Threats and Bluffs

A central question facing scholars and policymakers is how to anticipate the behavior of rogue political actors, including authoritarian leaders and non-state actors like rebel groups and terrorists. By analyzing the linguistic patterns of leaders and other key political actors, new data and metrics can be collected that assist policymakers to build improved methods for anticipating potential areas of unrest, instability, and conflict. Our goal is to determine if political actors, such as leaders, use particular language or styles of speaking before performing acts of violence and acting on threats. Distinguishing between bluffs and threats is one key issue that we believe linguistic analysis can help address. Actors in global politics, whether leaders of countries, leaders of rebel movements, or leaders of terrorist networks, have the opportunity to make speeches demanding policy concessions from other actors. We describe these demands as either credible threats, or bluffs. As a part of the bargaining process, under some conditions, actors will be required to follow through on their threats, whereas other circumstances allow actors to use bluffing strategies to obtain policy concessions (Powell, 2002; Putnam, 1988). This is particularly problematic when dealing with rogue states, which may bluff repeatedly before carrying out a threat. Distinguishing between the two conditions is difficult by intention: actors want their bluffs to sound credible. These speeches include bluffs made by North Korean leader Kim Jong Un (n=9), and credible threats – those made and followed through on – from a sample of world leaders (n=21). The bluffs and threats are statistically significantly different across several linguistic dimensions.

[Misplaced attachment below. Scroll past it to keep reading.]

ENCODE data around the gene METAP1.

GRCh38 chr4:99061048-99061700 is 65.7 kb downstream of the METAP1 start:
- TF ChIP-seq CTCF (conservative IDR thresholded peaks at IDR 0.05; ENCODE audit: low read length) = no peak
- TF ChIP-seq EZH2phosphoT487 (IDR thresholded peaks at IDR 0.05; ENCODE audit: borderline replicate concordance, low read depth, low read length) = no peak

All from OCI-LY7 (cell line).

Preliminary analyses indicate that credible threats tended to use more negative language and far more passive voice than other speeches. The increased use of passive voice for serious threats may indicate that leaders either use more bluster for empty threats (speak loudly and carry a small stick), hedge their bets (leave an “out” open), or actively downplay the severity of their threat when they actually plan to attack, protecting their private information (deception). Credible threats also reference the past and future more often than do bluffs. Bluffing strategies tend to be more verbose than the more concise credible threats (“words per sentence”). This could indicate that irresolute leaders who do not intend to strike militarily tend to bloviate more than resolute leaders who are prepared to use force. We may also be able to extrapolate from this measure who the intended audience is. It is widely understood that the series of bluffs levied by Kim Jong Un were less directed at initiating conflict with either South Korea or the United States, but were more indicative internal posturing for his domestic audience with whom he was trying to establish credibility. As a captive audience under a repressive authoritarian regime, they have no choice but to listen to their leader’s oratory. Bluffs and credible threats both tend to use informal language, but credible threats are much less formal than bluffs. Credible threats use more in-group language (we, us) than do bluffs. This may indicate that the speaker has overcome the collective action problem inherent in mobilizing for conflict, as collective language can signify the presence of a coherent, coordinated group a clear in-group with a definite agenda (Olson, 1965).

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